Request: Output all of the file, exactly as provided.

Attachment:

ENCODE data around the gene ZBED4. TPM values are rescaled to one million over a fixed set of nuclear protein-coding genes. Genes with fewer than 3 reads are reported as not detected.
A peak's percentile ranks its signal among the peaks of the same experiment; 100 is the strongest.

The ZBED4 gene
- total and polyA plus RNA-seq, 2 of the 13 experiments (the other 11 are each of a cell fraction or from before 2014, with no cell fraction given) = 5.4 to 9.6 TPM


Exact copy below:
ENCODE data around the gene ZBED4. TPM values are rescaled to one million over a fixed set of nuclear protein-coding genes. Genes with fewer than 3 reads are reported as not detected.
A peak's percentile ranks its signal among the peaks of the same experiment; 100 is the strongest.

The ZBED4 gene
- total and polyA plus RNA-seq, 2 of the 13 experiments (the other 11 are each of a cell fraction or from before 2014, with no cell fraction given) = 5.4 to 9.6 TPM